What Are the Best Car Deals for May 2017?

CARS.COM — In Star Wars speak, the force remains strong for new-car deals. Discounts ebbed in April, as expected, but recent history suggests May could see the beginning of a summer ramp-up. What's more, it comes on the heels of a month where automakers and dealers still averaged $3,452 in total incentives per vehicle, according to Autodata Corp. That's up $400, or 13.1 percent, versus April 2016. We'll have to wait until the last of the Memorial Day barbecues end to see how May did, but you can chew on these deals while you plan that brisket rub.

Related: How Does Trading in a Car Work?

2017 Jeep Patriot

Jeep Patriot

How much can I save? A lot, given the Patriot's sub-$20,000 starting price. Until May 31, cash-back deals on the 2017 model range from $500 to $2,500, according to Automotive News. Read the fine print, though: In the ZIP codes we checked, the cash-back offers often exceeded that range but required financing through Fiat Chrysler Automobiles' credit arm, so your discounts may depend on how you pay. (Jeep is an FCA brand.) Cut-rate financing offers, meanwhile, are as low as zero percent.

But the Patriot has a poor reliability history and mixed safety grades. Yes, those are reasons for concern. But if you only want deals, there are plenty on the Patriot — and that's rare among SUVs, which are popular these days.

Isn't Jeep discontinuing the Patriot? Are there any left? Yes and yes. The redesigned Compass replaces the outgoing Compass and Patriot, two closely related SUVs. Production of the outgoing models ended around four months ago, and Patriot sales tanked 52.5 percent in April as the SUV averaged 148 days on dealer lots — more than twice the 60-day average. That's not for lack of supply, however: As of May 10, dealers on Cars.com still had about 15,000 in stock.

2017 Jeep Renegade

Jeep Renegade

How much can I save? Perhaps even more than on the Patriot. Sales slid 8.6 percent in April as the Renegade averaged 68 days on dealer lots, and Jeep is offering $500 to $3,000 off the 2017 Renegade through the end of the month. Discount financing runs as low as zero percent, too.

Is it any good? Meh. When the Renegade debuted two model years ago, it placed fifth out of seven contenders in Cars.com's Subcompact SUV Challenge. Safety-mind shoppers should note the Insurance Institute for Highway Safety hasn't published results for two of its five major crash tests on the 2016-17 Renegade, either.

I heard it has more Easter eggs than a Cadbury store. Well, that's a stretch. But there are a lot. The Renegade, like a lot of Jeeps, is chock-full of unexpected design cues, from spiders to Sasquatch. We spied plenty.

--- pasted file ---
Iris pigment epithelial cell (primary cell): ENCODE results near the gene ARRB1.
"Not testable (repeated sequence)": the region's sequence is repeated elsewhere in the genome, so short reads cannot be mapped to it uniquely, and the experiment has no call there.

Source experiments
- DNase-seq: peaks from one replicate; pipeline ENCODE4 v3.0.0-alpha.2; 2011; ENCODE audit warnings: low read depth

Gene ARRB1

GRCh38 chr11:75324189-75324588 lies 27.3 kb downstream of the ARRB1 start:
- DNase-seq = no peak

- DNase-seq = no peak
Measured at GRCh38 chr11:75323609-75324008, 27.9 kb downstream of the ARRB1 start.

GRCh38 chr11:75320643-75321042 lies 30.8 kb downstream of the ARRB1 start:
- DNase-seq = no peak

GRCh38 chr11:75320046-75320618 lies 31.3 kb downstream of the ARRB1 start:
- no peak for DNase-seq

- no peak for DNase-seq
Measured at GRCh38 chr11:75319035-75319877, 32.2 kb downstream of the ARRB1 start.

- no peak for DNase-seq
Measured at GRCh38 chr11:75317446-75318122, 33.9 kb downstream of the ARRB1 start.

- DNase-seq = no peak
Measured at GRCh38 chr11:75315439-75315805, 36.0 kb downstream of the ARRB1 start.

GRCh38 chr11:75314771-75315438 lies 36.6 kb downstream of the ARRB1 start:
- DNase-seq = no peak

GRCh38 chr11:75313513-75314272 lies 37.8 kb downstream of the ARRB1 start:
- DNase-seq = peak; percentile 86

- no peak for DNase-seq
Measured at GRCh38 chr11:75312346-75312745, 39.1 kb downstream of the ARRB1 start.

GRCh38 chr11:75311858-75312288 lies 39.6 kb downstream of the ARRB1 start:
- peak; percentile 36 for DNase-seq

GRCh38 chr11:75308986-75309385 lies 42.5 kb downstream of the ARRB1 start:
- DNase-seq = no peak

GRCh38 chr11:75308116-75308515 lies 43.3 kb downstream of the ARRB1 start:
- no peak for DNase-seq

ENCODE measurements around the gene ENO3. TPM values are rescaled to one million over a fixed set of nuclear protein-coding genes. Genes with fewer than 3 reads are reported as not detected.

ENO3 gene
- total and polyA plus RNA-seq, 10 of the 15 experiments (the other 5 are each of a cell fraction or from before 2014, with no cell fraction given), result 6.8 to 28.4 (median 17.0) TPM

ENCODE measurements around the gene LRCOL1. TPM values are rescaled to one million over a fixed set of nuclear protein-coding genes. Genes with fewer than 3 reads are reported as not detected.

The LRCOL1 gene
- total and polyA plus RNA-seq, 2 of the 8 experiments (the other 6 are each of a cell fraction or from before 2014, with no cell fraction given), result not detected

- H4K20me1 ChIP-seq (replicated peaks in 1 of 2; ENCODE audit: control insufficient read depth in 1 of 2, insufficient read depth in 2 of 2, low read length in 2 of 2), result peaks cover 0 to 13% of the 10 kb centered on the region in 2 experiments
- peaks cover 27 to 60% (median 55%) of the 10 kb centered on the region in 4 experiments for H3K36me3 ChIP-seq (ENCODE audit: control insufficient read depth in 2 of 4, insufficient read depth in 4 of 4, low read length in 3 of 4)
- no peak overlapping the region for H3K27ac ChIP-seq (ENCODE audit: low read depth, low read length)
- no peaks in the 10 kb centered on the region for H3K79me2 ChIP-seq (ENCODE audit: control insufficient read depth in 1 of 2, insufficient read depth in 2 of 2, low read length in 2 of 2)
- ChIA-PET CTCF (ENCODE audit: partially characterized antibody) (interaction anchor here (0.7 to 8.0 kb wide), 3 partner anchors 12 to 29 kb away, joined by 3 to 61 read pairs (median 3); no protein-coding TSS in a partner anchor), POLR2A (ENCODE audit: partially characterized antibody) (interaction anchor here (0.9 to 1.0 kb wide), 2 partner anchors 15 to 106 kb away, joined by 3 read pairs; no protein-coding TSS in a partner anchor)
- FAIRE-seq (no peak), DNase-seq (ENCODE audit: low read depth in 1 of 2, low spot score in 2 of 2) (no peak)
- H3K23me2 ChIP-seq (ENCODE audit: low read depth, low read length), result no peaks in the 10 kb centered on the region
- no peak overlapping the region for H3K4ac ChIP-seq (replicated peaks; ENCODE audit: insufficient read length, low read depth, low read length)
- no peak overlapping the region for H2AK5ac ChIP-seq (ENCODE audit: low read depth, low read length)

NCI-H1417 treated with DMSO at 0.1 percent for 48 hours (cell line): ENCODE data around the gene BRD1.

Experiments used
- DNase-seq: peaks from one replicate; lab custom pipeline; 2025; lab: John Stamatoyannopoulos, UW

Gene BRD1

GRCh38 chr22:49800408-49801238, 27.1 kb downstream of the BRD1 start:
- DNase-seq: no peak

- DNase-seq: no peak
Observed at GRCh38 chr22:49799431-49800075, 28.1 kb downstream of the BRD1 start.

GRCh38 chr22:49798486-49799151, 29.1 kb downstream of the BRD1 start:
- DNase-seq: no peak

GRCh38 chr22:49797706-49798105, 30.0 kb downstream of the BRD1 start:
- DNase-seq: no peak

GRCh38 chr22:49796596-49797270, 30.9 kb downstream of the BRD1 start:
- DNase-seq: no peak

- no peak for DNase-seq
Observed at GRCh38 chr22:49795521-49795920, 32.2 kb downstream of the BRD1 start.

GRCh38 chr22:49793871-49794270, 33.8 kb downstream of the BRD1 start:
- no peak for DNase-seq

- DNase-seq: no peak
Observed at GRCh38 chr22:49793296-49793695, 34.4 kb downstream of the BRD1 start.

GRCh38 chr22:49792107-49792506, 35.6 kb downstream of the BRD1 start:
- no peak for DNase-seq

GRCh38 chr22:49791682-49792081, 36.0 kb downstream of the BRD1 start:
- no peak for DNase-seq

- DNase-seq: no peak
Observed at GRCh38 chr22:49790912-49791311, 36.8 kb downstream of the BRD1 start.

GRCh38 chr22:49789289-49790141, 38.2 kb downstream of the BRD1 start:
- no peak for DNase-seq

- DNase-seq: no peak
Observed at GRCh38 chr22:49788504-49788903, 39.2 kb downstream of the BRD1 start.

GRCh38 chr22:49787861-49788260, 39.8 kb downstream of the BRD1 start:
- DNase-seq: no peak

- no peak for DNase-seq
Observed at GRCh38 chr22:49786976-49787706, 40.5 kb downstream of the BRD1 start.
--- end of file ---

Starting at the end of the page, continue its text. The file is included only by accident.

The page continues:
2017 Toyota Corolla

Toyota Corolla

How much can I save? Decent money for an affordable compact. Until May 31, Toyota has cash rebates from $500 to $2,000 on the Corolla sedan, or $1,500 to $2,000 on the Corolla iM hatchback. Even though both cars sold faster than the industry average in April (58 days for the Corolla, 47 for the Corolla iM) combined sales slipped 7.6 percent for the month amid consumers' flight to SUVs.

What about discount financing? Cut-rate financing runs as low as zero percent on both body styles, per Automotive News.

Does this mean I'll become like Ron Livingston's "Office Space" character? It's true, Livingston's hapless Peter Gibbons drove a bare-bones seventh-gen Corolla in the 1999 cult classic. Rest assured, however, that today's Corolla is a far cry from its forebear. The driving experience is still a bit humdrum, but the 2017 Corolla has an impressive roster of standard safety features, with solid reliability for the current generation to boot. That said, if you're in cubicle hell with a Lumbergh of a boss, a car probably won't change that.

The Returnees

We focus on cars new to the list or ones we haven't highlighted in the past few months. But many cars from recent months still have high discounts in May:

How We Look for Deals

To look for May deals, we considered sales in April among the top 100 best-selling cars, specifically eyeing models whose sales underperformed the market. We also looked at days-to-turn data from April, which measures how long it takes on average for dealers to sell a given car. Both factors illustrate April's slow sellers, cars on which dealers could be more willing to cut a deal.

Finally, we looked at factory cash discounts and low-interest-rate financing offers that are especially high for the price of the car. (After all, $2,000 is a lot more on a Ford Focus than a Ford Explorer.)

Sales and incentives data come from Automotive News and automakers' websites, while days-to-turn data come from J.D. Power and Associates. Remember, our numbers are national in scope and reflect advertised customer discounts, not unadvertised factory-to-dealer cash. Discount financing typically requires qualifying credit, too, and incentives may vary by region and trim level. In sum: Your discounts may vary, so check with your local dealer for specifics.

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